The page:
Blood-based tumour mutation index act as prognostic predictor for immunotherapy and chemotherapy in non-small cell lung cancer patients
Biomarker Research volume 10, Article number: 55 (2022)
Circulating tumour DNA (ctDNA)-based sequencing might provide a simple test for the stratified model of non-small cell lung cancer (NSCLC). Here, we aimed to assess the ctDNA sequencing-based tumour mutation index (TMI) model for screening responders (from non-responders) among NSCLC patients who received monotherapy with docetaxel or atezolizumab.
We performed a retrospective analysis of the POPLAR (NCT01903993) and OAK (NCT02008227) trials. We identified three biomarkers, blood tumour mutation burden (bTMB), sensitive blood tumour mutation burden (sbTMB) and unfavourable mutation score (UMS), of the ctDNA profiles. After integrating the advantages and disadvantages of the three independent biomarkers, we developed the TMI model and identified NSCLC patients who may benefit from monotherapy with docetaxel or atezolizumab in terms of overall survival (OS).
The TMI model as a stratified biomarker for docetaxel responders provided a median OS duration of 5.55 months longer than non-responders in the OAK cohort, with a significantly decreased hazard ratio (HR). Moreover, atezolizumab responders had a 10.21-month OS advantage over atezolizumab non-responders in the OAK cohort via TMI stratification, and the HR was also decreased significantly. The TMI demonstrated effectiveness for stratifying responders in the POPLAR cohort. Importantly, we found that the TMI model could screen additional responders upon combining the cohorts from the POPLAR and OAK trials after adjustment.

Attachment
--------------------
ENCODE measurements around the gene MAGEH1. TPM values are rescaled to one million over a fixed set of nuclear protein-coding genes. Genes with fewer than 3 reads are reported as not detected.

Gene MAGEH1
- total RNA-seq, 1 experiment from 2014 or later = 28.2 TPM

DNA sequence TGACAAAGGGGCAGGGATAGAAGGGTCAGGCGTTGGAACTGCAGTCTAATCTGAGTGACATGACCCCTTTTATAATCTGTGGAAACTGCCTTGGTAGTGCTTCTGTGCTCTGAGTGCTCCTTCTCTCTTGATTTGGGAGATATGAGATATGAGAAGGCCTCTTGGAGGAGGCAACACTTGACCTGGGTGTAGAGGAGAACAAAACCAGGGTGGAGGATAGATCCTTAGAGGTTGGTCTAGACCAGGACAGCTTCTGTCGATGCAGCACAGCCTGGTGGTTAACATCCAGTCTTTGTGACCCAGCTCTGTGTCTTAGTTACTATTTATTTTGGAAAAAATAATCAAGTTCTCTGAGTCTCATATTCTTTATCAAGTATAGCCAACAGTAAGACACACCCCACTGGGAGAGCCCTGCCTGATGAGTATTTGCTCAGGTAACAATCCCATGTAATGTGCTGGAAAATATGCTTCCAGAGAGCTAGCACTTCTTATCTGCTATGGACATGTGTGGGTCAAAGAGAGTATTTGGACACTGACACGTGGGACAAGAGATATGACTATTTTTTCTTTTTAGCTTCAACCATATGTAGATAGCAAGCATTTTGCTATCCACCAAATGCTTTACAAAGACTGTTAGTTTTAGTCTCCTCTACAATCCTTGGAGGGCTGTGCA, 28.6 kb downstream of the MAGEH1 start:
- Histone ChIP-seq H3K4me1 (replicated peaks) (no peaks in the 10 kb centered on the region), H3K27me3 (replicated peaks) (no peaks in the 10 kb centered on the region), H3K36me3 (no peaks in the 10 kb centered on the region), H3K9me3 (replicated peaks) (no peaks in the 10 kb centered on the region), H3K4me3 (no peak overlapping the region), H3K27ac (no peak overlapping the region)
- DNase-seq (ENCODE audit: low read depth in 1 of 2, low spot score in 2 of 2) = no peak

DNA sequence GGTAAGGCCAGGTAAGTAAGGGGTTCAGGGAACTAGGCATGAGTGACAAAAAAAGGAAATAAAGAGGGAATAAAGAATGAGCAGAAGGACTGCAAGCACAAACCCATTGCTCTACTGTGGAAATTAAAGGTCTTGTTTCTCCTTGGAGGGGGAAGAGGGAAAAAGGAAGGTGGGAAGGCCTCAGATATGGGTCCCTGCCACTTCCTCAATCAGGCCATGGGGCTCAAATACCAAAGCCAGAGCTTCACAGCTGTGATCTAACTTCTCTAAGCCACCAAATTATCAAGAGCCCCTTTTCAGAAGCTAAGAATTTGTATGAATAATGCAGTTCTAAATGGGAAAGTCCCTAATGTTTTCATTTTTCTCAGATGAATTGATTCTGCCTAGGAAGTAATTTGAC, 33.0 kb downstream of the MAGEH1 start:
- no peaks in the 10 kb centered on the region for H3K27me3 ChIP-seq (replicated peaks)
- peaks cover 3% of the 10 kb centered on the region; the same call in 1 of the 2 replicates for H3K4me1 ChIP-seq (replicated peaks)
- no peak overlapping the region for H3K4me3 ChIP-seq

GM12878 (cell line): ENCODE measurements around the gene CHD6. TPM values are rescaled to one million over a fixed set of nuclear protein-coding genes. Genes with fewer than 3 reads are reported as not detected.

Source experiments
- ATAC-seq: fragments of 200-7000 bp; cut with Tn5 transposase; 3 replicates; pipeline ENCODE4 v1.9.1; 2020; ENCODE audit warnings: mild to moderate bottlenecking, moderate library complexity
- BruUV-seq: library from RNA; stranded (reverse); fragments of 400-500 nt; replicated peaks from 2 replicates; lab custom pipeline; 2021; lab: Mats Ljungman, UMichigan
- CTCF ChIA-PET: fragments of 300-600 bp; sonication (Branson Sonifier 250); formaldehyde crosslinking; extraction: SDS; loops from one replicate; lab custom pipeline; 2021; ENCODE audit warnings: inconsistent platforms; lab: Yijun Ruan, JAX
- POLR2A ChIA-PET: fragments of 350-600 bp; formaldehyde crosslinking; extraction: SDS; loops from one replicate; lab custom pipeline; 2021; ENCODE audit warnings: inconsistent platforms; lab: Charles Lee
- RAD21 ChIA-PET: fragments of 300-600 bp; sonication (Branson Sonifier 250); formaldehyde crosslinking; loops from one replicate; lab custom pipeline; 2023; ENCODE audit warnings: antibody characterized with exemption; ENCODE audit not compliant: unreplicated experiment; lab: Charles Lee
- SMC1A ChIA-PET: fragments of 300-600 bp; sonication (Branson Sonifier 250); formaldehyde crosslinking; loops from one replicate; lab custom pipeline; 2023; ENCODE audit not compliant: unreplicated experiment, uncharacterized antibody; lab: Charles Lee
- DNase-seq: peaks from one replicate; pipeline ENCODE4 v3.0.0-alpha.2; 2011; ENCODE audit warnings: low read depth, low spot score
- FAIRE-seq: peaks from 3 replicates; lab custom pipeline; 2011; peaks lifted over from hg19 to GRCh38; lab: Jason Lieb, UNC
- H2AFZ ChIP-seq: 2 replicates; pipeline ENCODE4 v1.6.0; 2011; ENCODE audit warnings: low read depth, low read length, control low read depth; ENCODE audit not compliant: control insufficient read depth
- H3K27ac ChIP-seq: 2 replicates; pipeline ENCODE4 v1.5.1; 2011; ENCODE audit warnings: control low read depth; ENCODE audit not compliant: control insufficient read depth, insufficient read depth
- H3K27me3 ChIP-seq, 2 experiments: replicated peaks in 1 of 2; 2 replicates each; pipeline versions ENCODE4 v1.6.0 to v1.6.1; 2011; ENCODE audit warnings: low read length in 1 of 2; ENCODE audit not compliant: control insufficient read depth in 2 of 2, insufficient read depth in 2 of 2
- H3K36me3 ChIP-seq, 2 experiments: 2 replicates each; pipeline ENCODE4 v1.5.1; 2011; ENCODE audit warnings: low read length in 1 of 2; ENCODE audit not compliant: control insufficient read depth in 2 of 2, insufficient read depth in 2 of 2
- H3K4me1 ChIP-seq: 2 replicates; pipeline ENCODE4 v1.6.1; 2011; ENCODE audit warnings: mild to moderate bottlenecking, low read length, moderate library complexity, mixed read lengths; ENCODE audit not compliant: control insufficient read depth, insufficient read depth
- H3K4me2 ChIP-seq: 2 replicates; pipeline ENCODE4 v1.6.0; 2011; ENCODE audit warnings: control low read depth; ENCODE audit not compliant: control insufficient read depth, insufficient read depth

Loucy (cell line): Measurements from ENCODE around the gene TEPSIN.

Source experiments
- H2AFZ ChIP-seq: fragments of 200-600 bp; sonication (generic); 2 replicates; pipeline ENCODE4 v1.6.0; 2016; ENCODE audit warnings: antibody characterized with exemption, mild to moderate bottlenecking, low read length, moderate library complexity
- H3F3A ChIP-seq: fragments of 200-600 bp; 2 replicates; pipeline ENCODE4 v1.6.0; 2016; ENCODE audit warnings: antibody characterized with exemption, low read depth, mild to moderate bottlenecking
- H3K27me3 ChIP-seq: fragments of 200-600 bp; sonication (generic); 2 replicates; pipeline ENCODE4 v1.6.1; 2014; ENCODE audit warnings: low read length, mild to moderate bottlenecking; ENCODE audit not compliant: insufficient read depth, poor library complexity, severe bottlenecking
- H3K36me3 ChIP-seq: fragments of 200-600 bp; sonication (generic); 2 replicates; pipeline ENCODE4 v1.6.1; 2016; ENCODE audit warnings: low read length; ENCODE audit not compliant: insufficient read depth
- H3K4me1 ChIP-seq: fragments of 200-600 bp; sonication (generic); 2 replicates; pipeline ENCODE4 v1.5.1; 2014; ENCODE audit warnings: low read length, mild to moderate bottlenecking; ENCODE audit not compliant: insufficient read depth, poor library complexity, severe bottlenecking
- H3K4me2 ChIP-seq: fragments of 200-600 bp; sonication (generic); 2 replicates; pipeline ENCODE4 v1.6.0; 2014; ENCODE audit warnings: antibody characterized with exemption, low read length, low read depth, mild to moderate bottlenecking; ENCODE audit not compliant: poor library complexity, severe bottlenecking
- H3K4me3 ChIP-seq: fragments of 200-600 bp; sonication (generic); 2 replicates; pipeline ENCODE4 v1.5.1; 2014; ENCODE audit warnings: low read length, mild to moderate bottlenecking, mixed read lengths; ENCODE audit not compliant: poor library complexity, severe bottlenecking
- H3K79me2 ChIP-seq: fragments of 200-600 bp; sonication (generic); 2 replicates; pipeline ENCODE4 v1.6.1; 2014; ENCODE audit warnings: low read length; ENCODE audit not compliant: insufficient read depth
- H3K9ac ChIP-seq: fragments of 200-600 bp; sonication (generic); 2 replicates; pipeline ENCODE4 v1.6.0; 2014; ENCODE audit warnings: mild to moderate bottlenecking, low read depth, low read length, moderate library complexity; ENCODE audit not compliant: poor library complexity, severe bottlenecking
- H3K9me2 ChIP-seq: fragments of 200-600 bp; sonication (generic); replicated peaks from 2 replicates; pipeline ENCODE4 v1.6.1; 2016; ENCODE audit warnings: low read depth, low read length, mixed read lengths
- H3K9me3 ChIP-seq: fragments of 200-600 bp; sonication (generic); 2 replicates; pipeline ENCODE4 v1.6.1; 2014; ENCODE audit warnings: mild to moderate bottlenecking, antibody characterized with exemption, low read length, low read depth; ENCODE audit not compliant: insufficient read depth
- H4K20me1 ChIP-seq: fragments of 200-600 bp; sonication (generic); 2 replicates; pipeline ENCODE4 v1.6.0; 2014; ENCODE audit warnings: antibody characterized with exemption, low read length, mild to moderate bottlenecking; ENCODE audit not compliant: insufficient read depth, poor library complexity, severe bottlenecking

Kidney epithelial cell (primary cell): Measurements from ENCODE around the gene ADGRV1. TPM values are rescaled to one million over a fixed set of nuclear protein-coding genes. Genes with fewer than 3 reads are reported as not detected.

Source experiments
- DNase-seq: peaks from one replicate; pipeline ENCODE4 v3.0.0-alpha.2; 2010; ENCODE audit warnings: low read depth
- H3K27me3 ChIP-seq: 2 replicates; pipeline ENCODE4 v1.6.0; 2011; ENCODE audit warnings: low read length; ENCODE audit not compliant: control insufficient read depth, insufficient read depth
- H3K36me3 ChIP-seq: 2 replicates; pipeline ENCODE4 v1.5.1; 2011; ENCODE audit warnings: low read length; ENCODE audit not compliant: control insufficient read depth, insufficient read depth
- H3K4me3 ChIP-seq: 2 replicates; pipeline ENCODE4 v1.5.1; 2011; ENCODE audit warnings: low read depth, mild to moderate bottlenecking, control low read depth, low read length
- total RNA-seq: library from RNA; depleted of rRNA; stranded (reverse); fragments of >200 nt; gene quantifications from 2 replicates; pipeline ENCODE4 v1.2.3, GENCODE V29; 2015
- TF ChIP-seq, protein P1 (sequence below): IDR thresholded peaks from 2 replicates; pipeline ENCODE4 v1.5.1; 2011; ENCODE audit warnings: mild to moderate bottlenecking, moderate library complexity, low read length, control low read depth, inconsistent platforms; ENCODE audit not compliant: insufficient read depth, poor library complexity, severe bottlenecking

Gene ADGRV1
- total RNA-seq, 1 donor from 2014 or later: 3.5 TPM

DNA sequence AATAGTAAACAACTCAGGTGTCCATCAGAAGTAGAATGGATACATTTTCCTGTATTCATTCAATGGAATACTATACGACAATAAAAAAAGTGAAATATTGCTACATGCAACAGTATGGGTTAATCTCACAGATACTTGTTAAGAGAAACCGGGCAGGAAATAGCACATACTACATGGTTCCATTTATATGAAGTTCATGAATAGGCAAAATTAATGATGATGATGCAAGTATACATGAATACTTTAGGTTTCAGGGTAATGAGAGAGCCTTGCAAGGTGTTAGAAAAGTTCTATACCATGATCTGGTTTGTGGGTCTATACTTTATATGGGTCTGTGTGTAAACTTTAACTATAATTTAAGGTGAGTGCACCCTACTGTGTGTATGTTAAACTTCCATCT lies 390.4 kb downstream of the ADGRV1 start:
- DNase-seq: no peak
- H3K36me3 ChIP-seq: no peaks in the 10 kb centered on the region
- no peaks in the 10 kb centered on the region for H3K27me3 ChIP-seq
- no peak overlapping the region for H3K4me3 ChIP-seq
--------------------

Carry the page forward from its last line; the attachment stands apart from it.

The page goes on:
In the present study, we provide a novel TMI model for screening responders (from non-responders) among NSCLC patients who received the 2nd-line monotherapy with docetaxel or atezolizumab. We believe that the biomarker TMI will potentially be effective for the clinical treatment of NSCLC in the future.